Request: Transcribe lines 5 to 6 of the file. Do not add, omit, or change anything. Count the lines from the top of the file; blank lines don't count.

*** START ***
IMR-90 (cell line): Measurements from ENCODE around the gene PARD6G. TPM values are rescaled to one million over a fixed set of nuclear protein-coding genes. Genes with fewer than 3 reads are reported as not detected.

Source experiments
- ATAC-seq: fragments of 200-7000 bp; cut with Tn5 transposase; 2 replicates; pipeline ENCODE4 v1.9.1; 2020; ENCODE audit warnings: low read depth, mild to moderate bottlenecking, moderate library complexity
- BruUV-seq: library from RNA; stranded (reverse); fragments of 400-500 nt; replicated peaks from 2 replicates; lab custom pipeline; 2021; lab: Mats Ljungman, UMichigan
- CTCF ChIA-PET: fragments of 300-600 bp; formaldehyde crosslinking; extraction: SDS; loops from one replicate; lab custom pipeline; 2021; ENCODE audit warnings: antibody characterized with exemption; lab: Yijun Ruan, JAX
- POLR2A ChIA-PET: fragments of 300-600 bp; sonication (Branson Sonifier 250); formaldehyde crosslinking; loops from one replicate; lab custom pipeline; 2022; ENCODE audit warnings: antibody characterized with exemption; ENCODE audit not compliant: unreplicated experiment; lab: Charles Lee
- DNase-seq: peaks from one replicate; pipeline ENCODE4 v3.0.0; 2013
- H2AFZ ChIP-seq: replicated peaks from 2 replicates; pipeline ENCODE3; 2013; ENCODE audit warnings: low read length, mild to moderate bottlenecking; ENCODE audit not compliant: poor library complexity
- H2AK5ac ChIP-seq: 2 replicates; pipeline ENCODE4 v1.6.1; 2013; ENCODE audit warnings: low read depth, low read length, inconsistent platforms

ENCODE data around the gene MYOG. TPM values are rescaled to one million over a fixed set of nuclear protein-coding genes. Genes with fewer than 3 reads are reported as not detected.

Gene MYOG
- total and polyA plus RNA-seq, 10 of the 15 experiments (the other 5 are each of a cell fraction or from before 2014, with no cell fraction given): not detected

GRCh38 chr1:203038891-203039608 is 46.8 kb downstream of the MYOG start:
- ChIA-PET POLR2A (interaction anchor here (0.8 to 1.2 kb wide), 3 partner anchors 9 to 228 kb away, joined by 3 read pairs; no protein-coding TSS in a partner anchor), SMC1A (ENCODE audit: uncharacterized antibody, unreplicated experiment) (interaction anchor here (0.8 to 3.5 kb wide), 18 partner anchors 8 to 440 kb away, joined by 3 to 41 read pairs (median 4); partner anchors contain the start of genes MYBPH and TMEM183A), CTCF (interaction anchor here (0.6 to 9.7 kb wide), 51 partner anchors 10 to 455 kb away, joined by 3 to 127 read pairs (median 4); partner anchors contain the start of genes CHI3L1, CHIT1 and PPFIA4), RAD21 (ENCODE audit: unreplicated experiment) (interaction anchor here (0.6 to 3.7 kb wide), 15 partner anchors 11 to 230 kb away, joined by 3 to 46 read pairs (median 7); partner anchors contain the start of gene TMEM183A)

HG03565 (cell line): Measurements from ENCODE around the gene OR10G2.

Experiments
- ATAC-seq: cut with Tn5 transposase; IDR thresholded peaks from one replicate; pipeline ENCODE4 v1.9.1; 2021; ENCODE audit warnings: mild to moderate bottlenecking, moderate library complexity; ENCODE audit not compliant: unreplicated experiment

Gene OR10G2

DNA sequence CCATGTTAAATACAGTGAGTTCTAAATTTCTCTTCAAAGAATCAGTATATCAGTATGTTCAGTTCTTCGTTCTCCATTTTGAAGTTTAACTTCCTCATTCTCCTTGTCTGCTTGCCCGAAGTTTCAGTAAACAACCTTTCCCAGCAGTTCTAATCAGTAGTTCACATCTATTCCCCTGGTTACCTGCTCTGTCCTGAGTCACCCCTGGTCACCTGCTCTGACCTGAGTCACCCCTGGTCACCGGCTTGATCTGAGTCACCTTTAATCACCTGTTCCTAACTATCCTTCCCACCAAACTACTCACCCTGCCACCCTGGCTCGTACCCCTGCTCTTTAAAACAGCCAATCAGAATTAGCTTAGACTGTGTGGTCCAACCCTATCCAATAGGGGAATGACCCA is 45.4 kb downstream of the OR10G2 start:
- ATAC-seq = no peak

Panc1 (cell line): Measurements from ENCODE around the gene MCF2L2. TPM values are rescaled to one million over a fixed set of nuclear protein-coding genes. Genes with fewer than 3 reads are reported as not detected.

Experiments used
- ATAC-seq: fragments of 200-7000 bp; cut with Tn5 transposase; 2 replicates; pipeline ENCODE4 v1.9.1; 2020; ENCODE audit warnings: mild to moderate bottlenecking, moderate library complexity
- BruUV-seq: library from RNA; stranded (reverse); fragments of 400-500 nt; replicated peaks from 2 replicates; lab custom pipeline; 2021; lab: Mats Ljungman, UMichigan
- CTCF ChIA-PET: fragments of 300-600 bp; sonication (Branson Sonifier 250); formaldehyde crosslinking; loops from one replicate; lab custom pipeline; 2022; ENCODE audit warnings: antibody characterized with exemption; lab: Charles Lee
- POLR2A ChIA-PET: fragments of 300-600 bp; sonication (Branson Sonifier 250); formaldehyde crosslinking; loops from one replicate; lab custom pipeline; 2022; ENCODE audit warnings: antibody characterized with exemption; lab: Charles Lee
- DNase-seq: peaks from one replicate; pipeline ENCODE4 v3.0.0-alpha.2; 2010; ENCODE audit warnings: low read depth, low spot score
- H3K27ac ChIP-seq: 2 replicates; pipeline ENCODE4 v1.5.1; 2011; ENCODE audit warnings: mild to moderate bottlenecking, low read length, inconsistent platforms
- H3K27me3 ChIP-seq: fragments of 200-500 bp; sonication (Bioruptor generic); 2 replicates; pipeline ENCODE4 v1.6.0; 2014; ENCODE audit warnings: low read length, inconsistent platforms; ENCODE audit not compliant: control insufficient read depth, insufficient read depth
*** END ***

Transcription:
- CTCF ChIA-PET: fragments of 300-600 bp; formaldehyde crosslinking; extraction: SDS; loops from one replicate; lab custom pipeline; 2021; ENCODE audit warnings: antibody characterized with exemption; lab: Yijun Ruan, JAX
- POLR2A ChIA-PET: fragments of 300-600 bp; sonication (Branson Sonifier 250); formaldehyde crosslinking; loops from one replicate; lab custom pipeline; 2022; ENCODE audit warnings: antibody characterized with exemption; ENCODE audit not compliant: unreplicated experiment; lab: Charles Lee